Ebola health workers remove the body of Prince Nyentee in Monrovia on 11 September 2014 Reuters

The first healthy UK volunteer has received a candidate Ebola vaccine in a safety trial carried out by the University of Oxford.

The experimental vaccine has been co-developed by the US National Institutes of Health (NIH) and GlaxoSmithKline (GSK) against the Zaire species of Ebola, which caused the current outbreak in West Africa.

The UK trial is part of a series of safety tests of potential vaccines, which have been fast-tracked in response to this year's outbreak, the deadliest since the disease was discovered in 1976. To date, the current epidemic has killed more than 2,250 people.

The vaccine being tested uses a single Ebola protein to generate an immune response. As it does not contain infectious virus material, it cannot cause a person to become infected.

Ruth Atkins, 48, from Marcham, in Oxfordshire, was injected with the candidate Ebola vaccine on Wednesday morning after a thorough health assessment. She is the first of 60 volunteers to participate in the Oxford trial, which is being funded under a £2.8m Wellcome Trust grant.

Atkins, who has previously worked as a nurse in the NHS, said: "I volunteered because the situation in West Africa is so tragic and I thought being part of this vaccination process was something small I could do to hopefully make a huge impact."

Speaking an hour after the vaccination, she said she was "absolutely fine" and the injection felt no different to holiday inoculations.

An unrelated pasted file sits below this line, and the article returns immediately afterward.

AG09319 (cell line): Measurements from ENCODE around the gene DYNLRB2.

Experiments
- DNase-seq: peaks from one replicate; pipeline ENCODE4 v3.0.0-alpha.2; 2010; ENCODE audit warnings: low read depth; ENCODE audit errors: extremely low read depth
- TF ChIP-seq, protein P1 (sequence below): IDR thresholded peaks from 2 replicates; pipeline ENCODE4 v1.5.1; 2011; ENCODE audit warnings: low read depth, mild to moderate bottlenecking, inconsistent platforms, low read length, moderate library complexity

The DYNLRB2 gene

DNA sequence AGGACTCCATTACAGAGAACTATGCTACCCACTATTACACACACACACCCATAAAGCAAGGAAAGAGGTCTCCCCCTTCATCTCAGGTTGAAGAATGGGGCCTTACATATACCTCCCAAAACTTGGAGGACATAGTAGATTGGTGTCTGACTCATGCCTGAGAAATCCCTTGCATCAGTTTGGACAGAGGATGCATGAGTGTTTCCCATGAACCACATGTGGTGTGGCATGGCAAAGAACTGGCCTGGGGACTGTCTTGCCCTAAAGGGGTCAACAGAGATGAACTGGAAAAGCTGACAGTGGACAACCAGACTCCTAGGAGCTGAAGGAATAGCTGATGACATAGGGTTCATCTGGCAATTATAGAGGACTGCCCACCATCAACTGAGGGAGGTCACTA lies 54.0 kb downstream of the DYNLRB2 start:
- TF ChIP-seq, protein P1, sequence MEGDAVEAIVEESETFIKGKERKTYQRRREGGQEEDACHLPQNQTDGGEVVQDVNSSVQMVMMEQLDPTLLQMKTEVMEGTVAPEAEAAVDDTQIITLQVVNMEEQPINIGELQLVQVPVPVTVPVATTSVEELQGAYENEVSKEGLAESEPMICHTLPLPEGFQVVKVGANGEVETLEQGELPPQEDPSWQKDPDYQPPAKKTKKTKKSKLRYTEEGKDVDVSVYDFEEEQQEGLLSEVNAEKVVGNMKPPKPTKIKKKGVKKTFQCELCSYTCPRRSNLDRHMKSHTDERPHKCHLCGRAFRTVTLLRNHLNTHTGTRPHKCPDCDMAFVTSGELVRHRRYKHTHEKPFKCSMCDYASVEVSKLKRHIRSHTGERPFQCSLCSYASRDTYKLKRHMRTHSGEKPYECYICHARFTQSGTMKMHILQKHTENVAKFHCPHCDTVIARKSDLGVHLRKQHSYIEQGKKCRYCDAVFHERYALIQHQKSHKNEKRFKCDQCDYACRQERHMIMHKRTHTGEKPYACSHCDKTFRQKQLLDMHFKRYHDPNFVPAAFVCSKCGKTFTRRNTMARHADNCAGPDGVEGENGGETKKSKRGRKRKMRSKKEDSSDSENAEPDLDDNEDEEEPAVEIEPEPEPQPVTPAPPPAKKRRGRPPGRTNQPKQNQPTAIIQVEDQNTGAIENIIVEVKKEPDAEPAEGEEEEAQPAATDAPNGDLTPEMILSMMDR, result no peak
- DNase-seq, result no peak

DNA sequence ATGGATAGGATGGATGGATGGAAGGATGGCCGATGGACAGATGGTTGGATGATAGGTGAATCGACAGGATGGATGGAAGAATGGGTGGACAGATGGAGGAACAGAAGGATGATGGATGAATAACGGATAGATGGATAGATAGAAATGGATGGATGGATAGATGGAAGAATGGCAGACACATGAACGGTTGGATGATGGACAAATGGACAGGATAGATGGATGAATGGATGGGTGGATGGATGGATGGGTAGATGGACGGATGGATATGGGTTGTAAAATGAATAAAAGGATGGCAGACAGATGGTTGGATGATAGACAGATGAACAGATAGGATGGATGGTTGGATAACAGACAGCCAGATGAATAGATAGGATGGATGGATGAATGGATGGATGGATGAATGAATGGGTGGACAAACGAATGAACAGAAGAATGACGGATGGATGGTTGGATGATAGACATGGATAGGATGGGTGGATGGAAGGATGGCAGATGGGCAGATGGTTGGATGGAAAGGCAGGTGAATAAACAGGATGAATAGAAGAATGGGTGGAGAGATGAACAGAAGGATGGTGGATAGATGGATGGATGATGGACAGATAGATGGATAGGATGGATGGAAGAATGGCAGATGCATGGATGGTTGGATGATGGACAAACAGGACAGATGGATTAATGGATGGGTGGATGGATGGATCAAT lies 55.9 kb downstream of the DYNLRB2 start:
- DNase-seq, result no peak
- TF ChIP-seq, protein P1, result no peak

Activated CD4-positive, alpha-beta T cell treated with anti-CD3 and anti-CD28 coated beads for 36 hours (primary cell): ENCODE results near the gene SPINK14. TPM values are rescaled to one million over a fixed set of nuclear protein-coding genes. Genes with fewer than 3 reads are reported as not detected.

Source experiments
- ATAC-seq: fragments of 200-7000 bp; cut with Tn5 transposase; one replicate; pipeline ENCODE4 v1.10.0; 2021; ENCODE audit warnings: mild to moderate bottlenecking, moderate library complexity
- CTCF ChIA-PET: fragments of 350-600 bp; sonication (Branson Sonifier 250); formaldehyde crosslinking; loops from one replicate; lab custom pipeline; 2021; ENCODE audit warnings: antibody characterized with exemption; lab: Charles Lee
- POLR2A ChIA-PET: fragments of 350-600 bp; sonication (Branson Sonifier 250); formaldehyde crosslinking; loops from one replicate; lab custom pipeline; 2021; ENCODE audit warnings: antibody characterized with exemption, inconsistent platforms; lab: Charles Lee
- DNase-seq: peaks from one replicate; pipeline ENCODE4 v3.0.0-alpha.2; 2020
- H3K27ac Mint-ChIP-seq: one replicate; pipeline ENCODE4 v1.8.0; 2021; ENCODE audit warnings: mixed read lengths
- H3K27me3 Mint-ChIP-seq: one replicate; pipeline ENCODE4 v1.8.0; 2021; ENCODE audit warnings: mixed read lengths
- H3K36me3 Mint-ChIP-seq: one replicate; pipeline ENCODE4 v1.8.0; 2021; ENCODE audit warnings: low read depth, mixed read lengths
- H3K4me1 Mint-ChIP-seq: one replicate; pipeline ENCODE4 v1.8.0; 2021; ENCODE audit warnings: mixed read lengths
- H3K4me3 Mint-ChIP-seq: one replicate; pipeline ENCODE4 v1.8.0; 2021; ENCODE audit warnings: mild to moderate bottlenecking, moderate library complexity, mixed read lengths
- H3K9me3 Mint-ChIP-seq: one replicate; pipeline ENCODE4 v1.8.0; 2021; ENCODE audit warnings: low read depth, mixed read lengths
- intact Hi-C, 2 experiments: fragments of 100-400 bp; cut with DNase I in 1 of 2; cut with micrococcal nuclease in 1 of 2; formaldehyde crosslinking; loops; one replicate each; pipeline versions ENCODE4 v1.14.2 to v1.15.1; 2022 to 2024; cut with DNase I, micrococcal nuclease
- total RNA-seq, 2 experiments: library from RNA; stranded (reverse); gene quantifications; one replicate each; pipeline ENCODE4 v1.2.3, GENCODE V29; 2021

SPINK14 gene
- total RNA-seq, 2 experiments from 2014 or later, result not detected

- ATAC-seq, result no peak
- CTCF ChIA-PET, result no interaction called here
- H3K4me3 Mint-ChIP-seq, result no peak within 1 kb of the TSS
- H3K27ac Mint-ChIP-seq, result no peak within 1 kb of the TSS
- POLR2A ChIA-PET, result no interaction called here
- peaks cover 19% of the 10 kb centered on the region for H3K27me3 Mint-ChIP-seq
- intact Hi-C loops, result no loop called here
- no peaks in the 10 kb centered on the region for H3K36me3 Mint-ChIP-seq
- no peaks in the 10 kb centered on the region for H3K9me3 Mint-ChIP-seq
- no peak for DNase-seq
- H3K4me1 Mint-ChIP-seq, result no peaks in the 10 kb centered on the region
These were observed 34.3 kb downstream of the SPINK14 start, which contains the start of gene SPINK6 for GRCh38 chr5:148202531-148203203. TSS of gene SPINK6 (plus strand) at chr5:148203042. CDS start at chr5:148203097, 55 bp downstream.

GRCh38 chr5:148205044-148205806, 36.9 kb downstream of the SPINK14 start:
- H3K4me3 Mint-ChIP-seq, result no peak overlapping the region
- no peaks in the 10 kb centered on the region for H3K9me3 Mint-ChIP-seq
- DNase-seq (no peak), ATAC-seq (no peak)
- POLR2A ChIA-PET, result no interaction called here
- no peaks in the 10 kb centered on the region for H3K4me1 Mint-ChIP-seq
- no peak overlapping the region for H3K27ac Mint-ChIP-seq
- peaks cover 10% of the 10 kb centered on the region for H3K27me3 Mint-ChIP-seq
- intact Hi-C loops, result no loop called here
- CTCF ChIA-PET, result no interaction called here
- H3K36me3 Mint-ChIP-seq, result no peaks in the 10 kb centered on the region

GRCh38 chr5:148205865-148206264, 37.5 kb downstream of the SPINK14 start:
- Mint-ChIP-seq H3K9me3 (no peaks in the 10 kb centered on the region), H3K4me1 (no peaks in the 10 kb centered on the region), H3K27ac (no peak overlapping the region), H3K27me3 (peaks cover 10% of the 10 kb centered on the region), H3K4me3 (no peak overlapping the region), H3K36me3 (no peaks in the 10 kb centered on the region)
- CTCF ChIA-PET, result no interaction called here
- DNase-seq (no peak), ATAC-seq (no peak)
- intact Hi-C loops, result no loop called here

The UK trial is being led by Professor Adrian Hill of the Jenner Institute at the university, and will run alongside similar trials in the US carried out by the National Institute of Allergy and Infectious Diseases (NIAID).

Hill said: "Witnessing the events in Africa makes it clear that developing new drugs and vaccines against Ebola should now be an urgent priority."

"These are initial safety trials of the vaccine and it will be some time before we know whether the vaccine could protect people against Ebola. But we are optimistic that the candidate vaccine may prove useful against the disease in the future."

The trial will ensure the vaccine does not cause any unforeseen side effects and will check the effectiveness of the injection, before it can be rolled out to larger at-risk populations.

The funding also enables GSK to begin manufacturing up to around 10,000 additional doses of the vaccine at the same time as the initial clinical trials, so that if the trials are successful stocks could then be made available immediately to the World Health Organization for an emergency immunisation programme.

Researchers hope the phase one trials will be completed by the end of 2014, so the vaccine can be deployed if deemed safe.

International development secretary Justine Greening said: "The UK has been on the front foot from the outset to help West Africa combat the world's worst Ebola outbreak. We have provided £25.5m to agencies providing critical care, deployed scientists to better understand the disease and we are building a treatment centre in Sierra Leone."